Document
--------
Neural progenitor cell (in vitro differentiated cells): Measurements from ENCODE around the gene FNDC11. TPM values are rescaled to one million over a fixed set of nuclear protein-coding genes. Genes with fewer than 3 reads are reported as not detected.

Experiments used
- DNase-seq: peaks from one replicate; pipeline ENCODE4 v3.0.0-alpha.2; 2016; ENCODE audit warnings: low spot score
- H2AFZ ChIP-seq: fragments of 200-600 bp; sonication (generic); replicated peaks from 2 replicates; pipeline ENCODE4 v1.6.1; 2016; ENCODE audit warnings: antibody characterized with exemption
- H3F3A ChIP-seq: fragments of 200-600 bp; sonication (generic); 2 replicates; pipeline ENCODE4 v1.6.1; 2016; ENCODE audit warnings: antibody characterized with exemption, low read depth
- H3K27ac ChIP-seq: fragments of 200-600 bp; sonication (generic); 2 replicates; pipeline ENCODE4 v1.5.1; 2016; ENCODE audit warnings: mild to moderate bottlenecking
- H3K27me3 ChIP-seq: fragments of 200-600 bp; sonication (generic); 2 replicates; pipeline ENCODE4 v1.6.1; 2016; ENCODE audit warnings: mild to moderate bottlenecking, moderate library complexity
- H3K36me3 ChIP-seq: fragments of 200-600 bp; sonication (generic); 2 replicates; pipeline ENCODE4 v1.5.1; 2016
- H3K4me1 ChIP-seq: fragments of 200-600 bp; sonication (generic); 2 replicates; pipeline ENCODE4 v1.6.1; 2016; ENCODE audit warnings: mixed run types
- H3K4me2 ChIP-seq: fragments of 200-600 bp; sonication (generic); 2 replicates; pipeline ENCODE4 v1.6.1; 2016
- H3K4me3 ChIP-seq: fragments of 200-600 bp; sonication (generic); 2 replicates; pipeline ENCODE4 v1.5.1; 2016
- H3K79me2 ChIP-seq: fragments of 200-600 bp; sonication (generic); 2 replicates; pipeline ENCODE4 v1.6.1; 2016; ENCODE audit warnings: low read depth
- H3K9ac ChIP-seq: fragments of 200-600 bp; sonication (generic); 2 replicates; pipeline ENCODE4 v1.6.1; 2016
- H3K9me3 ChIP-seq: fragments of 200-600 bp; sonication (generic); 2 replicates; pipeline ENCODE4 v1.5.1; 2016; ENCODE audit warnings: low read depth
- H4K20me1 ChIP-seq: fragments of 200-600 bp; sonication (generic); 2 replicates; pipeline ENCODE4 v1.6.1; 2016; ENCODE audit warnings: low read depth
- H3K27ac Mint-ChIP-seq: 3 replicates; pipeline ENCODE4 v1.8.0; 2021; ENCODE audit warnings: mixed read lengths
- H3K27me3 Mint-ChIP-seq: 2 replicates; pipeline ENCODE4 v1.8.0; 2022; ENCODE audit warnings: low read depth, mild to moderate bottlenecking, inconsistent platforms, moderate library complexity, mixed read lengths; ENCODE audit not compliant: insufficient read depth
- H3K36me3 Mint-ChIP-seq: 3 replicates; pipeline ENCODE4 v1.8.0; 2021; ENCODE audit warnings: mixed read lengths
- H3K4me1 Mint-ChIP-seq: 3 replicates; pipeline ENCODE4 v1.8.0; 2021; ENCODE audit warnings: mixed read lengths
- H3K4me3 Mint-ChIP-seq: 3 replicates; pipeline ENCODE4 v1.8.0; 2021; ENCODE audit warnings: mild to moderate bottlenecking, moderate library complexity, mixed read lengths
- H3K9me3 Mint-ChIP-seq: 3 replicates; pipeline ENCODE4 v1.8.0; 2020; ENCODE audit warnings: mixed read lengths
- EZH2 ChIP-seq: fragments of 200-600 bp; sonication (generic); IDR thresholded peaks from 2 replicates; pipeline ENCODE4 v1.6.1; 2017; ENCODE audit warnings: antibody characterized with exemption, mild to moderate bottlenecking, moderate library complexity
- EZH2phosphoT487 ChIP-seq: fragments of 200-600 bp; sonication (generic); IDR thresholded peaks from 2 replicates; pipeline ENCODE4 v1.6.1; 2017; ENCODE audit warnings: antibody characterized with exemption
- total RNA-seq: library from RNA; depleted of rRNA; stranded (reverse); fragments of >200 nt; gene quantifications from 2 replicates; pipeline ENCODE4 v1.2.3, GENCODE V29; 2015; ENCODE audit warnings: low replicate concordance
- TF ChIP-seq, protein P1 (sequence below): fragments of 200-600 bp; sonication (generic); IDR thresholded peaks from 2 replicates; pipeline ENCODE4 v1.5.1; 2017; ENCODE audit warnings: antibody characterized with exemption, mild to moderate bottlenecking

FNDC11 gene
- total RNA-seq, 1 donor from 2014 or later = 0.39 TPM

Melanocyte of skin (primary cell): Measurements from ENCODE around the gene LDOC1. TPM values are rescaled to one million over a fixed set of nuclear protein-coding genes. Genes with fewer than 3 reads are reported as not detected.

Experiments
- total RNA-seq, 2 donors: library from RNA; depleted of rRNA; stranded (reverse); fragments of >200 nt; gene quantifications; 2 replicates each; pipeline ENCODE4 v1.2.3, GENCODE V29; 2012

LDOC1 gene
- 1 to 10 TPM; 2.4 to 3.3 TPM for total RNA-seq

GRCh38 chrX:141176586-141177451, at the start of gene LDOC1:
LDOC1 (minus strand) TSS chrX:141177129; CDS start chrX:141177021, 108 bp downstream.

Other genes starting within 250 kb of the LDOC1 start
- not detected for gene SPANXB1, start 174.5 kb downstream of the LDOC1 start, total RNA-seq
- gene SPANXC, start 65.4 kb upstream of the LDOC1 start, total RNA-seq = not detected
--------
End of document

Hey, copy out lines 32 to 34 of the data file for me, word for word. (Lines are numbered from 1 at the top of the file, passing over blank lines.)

- 1 to 10 TPM; 2.4 to 3.3 TPM for total RNA-seq

GRCh38 chrX:141176586-141177451, at the start of gene LDOC1:
LDOC1 (minus strand) TSS chrX:141177129; CDS start chrX:141177021, 108 bp downstream.